Why should the share of women in a given occupation affect its average pay? It's a curious inverse relationship. Census data show that when the former increases, the latter decreases—when certain occupations see large influxes of female labor, they start paying less. Science isn't immune. Between 1950 and 2000, fields ranging from recreation (such as working in parks) to biology saw wages drop as more women joined them.
Gender biases go a long way to explaining this correlation. One 2012 study found that when science faculty—both men and women—reviewed applications, they gave lower ratings and starting salaries for female applicants, even though all applications were identical save for the names.
"Women aren't welcome."
It's entrenched behavior such as this that makes Hope Jahren, a geobiologist at the University of Hawai'i at Mānoa, "very cynical about efforts to get girls into science." That was her response, in her Nautilus Ingenious interview last year, when we asked whether she thought the scientific establishment is making a sincere effort to include women. She explained that "we're talking about the issue on such a superficial level. 'Do girls have the right dolls to play with when they're little?' 'Do we have the right people on TV as role models?'"
The role of women, she said, is a much deeper issue. "I think wherever you look in the world, you see a field or an endeavor that's not got women in it. You can ask yourself: Why aren't there women there? And the answer is always the same: It's because women aren't welcome."
Her remarks are worth returning to in light of a new report, published earlier this month, which examines gender representation in scientific, technological, engineering, and mathematical fields and disciplines in a dozen countries over the past two decades. Although the overall proportion of female researchers has grown since the 1990s, this progress has been uneven. Take geography: Leading the pack is Brazil, where women author 49 percent of scientific papers. In the United States, that number is 40 percent. And in Japan (the only nation studied where women publish more papers on average than men) it's a mere 20 percent. Generally speaking, women are well-represented in life and health sciences, but men dominate the physical sciences; men are more likely than women to be a lead author on an engineering paper, while the opposite is true for nursing.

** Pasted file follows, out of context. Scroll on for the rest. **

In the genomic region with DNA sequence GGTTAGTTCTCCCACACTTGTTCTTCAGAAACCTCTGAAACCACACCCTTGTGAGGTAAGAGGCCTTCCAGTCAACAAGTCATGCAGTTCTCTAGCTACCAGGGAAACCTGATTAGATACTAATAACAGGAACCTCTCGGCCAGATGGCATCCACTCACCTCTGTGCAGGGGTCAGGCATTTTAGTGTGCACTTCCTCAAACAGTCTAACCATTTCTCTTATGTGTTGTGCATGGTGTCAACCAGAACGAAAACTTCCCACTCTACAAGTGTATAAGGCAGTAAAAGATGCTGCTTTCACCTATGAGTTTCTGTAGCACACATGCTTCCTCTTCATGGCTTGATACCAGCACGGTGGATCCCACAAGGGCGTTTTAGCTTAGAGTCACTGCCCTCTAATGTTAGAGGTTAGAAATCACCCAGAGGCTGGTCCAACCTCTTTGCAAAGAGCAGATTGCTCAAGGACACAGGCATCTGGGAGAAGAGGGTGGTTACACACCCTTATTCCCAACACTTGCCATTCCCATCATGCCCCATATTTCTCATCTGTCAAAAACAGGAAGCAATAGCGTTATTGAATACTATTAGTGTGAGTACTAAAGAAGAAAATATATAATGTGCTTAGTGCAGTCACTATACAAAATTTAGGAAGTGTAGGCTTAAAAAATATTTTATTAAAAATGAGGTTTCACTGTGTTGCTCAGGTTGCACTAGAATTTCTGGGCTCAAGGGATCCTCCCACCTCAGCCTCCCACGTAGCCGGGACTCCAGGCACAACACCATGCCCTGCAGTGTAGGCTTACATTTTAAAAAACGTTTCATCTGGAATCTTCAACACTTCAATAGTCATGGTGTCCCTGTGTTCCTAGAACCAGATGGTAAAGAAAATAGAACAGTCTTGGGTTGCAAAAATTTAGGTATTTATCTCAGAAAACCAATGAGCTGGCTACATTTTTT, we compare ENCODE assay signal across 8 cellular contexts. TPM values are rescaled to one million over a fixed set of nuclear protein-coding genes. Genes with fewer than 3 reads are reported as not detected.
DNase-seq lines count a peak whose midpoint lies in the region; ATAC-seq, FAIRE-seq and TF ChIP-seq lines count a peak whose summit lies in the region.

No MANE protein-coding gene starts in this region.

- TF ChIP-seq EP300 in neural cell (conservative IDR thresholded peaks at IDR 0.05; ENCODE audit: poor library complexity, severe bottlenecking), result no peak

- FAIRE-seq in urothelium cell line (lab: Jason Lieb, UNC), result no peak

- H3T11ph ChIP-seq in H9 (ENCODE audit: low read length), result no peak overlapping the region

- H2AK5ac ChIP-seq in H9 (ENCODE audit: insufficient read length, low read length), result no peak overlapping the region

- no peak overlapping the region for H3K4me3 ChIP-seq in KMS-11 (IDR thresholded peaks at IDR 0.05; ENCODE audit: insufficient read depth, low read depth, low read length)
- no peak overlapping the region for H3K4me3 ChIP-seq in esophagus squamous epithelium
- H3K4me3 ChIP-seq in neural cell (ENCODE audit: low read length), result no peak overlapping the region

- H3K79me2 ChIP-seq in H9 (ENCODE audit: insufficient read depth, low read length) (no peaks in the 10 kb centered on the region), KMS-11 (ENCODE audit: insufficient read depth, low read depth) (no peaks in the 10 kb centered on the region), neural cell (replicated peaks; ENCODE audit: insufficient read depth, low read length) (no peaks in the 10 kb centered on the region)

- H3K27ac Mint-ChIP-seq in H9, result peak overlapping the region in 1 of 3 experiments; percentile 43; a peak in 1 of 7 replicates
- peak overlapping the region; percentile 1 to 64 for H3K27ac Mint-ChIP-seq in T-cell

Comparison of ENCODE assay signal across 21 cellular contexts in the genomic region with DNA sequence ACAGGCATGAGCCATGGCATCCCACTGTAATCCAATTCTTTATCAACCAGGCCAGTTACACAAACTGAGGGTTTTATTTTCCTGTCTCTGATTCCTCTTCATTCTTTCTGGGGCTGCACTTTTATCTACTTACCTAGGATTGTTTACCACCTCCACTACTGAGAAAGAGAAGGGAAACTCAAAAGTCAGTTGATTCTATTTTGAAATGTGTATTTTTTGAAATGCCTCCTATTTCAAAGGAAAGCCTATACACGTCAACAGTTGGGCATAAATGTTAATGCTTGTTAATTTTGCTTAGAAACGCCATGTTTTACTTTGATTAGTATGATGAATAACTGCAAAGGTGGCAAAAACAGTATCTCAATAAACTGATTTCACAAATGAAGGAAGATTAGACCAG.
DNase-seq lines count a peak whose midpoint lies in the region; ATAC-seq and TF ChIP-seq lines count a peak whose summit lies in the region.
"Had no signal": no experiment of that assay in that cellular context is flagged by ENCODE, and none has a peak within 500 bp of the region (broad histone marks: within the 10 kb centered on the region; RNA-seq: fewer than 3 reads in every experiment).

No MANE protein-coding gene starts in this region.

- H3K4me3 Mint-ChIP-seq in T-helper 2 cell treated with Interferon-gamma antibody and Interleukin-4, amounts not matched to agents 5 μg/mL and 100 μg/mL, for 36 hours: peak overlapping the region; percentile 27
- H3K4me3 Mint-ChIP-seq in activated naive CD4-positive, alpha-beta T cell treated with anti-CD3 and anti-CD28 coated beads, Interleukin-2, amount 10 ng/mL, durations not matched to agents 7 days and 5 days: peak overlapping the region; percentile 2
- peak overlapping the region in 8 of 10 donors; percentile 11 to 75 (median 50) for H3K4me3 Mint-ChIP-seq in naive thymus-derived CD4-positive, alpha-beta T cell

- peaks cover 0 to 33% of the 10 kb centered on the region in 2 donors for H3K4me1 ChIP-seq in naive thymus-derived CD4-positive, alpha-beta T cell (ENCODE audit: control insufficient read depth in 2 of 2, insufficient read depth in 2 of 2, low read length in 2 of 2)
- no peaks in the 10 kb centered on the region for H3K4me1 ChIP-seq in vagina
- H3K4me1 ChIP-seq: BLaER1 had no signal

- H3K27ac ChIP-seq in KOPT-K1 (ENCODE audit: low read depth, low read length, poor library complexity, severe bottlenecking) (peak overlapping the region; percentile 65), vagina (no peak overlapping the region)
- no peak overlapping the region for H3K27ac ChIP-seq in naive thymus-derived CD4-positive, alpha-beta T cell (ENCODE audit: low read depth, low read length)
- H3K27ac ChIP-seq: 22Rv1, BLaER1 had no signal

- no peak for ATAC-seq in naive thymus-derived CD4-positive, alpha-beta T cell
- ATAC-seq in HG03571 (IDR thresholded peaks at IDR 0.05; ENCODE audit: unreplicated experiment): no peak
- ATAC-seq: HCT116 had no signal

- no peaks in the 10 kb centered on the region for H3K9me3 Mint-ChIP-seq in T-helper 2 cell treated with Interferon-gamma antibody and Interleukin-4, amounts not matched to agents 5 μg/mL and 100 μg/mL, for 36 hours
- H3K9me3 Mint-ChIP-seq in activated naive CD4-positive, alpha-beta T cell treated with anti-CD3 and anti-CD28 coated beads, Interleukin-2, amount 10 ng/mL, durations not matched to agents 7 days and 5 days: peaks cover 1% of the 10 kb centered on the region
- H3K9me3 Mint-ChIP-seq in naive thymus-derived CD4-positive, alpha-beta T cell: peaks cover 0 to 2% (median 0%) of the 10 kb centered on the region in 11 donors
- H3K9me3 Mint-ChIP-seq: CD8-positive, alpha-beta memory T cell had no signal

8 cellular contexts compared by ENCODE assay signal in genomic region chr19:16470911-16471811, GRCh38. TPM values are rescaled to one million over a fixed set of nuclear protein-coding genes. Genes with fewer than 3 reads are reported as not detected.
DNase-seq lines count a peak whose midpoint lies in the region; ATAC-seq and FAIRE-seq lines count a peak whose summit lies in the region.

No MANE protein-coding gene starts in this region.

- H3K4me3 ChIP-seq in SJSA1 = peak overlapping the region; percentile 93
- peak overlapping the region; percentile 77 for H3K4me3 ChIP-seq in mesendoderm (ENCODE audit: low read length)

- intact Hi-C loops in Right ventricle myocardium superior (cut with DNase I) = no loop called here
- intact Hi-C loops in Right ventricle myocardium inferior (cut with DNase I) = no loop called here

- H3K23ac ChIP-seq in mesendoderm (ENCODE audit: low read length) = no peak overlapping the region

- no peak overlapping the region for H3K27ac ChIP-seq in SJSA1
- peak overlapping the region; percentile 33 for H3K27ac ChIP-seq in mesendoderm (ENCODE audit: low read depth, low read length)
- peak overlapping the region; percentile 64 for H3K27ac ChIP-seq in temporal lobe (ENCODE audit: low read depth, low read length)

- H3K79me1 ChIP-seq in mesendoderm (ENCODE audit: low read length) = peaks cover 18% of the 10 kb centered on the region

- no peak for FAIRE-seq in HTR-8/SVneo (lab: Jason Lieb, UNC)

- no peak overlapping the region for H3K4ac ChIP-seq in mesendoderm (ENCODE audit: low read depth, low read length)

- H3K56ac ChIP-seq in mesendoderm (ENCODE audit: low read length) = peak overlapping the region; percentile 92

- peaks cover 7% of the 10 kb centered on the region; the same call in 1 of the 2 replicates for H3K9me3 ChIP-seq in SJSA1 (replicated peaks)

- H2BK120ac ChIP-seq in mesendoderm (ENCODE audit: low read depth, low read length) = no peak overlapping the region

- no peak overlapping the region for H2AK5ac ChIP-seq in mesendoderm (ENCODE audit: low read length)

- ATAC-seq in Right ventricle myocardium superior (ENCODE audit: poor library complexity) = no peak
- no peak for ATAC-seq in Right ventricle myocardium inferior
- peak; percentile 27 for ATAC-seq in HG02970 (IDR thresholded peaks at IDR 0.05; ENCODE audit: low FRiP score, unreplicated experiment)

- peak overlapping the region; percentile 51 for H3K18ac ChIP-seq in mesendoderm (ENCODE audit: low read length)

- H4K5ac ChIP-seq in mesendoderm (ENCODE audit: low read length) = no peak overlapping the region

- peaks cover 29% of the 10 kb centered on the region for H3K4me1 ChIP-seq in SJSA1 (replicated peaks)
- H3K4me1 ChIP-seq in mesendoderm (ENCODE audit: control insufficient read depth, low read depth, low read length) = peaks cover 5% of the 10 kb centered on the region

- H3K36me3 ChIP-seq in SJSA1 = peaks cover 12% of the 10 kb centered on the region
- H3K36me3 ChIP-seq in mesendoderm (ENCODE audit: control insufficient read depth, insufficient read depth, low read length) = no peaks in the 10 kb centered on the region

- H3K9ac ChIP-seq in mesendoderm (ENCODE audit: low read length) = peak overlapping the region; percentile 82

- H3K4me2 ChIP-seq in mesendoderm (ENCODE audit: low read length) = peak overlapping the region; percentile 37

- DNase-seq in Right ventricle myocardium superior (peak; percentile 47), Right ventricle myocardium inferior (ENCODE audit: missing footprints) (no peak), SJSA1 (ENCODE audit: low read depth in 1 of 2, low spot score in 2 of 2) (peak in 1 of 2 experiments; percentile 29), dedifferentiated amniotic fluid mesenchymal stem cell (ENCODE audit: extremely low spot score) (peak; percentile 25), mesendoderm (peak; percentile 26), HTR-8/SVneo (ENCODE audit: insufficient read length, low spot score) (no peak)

"One of our most poignant findings was that we need to be careful about making sweeping generalizations when talking about gender inequality," says Holly Falk-Krzesinski, the Vice President of Strategic Alliances and Global Academic Relations at the scientific publishing giant Elsevier, which produced the report. "What works for one country might not work for others. There's no doubt that we want to see Brazil continue to make strides, but different things have to happen in, say, Japan or Chile."
Or the United States. In Jahren's words, "It's the dynamics between men and women in the marketplace and in the classroom and in society as a whole. Those fundamental truths of how we've constructed society bleed into every endeavor that we've organized. Science is merely one of many, many endeavors that carries that curse…Nobody wants to seem to tackle the fact that maybe we're already invested in a much larger system that counts on the fact that we need to usher some people into more lucrative labor than others."
Jordana Cepelewicz is an editorial fellow at Nautilus.
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